According to him, this process of disconnectedness accounts for the obsessive nature of much of society, and the inability of many to reach a point of inner peace.  The inability to satisfy Maslow’s level 1 needs clearly makes it more difficult to move on to the fulfilment of higher order needs.  Although the specifics of this theory are not universally accepted, it does draw attention to the distinct differences between needs and wants.

There are many things that will help you in Sue’s book “Peace of Mind – Pathways to Successful Living”. Download chapter 1 free now!

Free downloads are available from:

Inspirational video about happiness!

Here is an inspirational video about happiness!

Well worth a watch!

This was sent me by Bill O’Hanlon.  You can find him through GOOGLE to sign up to his newsletter!

There are many things that will help you in Sue’s book “Peace of Mind – Pathways to Successful Living”. Download chapter 1 free now! Free downloads are available from:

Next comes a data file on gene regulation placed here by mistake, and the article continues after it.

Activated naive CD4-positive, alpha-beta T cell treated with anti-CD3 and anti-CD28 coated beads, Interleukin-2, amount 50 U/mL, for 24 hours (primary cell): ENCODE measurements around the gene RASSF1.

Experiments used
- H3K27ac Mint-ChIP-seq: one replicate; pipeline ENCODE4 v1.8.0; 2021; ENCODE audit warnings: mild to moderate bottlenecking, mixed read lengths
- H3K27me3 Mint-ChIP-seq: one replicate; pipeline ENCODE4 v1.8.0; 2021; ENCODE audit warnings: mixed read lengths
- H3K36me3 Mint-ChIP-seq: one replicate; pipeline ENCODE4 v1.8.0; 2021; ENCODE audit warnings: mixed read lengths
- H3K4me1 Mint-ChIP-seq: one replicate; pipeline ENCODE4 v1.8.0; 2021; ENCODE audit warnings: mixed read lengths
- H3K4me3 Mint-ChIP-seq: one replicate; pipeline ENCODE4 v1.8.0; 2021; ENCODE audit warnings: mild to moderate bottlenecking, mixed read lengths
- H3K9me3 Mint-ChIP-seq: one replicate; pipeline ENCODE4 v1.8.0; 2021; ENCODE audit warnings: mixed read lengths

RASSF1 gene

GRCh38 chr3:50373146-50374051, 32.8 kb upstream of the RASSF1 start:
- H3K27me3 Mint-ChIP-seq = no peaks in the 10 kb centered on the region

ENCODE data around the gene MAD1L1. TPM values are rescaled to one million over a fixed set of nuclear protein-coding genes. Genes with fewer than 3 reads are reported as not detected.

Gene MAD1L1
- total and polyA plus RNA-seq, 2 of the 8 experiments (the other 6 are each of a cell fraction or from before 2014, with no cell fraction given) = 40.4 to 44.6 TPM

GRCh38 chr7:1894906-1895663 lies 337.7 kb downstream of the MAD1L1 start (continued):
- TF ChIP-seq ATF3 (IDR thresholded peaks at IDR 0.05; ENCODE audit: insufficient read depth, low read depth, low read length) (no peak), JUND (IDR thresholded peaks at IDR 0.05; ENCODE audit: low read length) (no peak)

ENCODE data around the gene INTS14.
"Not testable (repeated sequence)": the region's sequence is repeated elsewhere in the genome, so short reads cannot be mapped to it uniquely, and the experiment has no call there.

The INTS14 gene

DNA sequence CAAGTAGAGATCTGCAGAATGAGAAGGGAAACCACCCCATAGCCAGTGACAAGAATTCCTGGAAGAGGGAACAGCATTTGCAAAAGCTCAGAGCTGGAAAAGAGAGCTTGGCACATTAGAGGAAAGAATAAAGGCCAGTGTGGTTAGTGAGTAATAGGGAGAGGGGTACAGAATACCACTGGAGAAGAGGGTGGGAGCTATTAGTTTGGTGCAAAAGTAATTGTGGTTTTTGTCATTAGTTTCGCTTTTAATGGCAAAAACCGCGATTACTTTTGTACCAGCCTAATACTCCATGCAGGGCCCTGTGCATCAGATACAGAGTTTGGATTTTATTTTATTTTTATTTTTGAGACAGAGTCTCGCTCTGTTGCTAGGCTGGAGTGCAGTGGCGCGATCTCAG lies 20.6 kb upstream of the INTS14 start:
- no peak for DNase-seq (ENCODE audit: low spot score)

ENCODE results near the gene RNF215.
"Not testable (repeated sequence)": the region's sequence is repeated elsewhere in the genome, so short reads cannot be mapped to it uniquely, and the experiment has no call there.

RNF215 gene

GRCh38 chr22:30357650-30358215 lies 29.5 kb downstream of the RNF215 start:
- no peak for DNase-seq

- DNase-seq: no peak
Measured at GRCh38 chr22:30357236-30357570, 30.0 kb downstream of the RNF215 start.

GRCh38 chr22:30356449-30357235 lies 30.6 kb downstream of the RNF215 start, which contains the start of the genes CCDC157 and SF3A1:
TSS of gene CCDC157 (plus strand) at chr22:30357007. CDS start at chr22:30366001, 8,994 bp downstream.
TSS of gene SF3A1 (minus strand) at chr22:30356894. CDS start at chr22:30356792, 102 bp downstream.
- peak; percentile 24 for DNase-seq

Do you take time to … ?

Do you take time to … ?


Take time to be friendly – it is the road to happiness.

Take time to dream – it is hitching your wagon to a star.

Take time to love and to be loved – it is the privilege of the Gods.

Take time to look around – it is too short a day to be selfish.

Take time to laugh – It is the music of the soul.

time 2

Old English

The Darkling Thrush by Thomas Hardy,

written 31st December 1899.  My much loved granny would have been a month old …


I leant upon a coppice gate

When Frost was spectre-grey,

And Winter’s dregs made desolate
The weakening eye of day.
The tangled bine-stems scored the sky
Like strings of broken lyres,
And all mankind that haunted nigh
Had sought their household fires.


The land’s sharp features seemed to be
The Century’s corpse outleant,
His crypt the cloudy canopy,
The wind his death-lament.
The ancient pulse of germ and birth
Was shrunken hard and dry,
And every spirit upon earth
Seemed fervourless as I.


At once a voice arose among
The bleak twigs overhead
In a full-hearted evensong
Of joy illimited;
An aged thrush, frail, gaunt, and small,
In blast-beruffled plume,
Had chosen thus to fling his soul
Upon the growing gloom.


So little cause for carolings
Of such ecstatic sound
Was written on terrestrial things
Afar or nigh around,
That I could think there trembled through
His happy good-night air
Some blessed Hope, whereof he knew
And I was unaware.

There are many things that will help you in Sue’s book “Peace of Mind – Pathways to Successful Living”. Download chapter 1 free now! Free downloads are available from: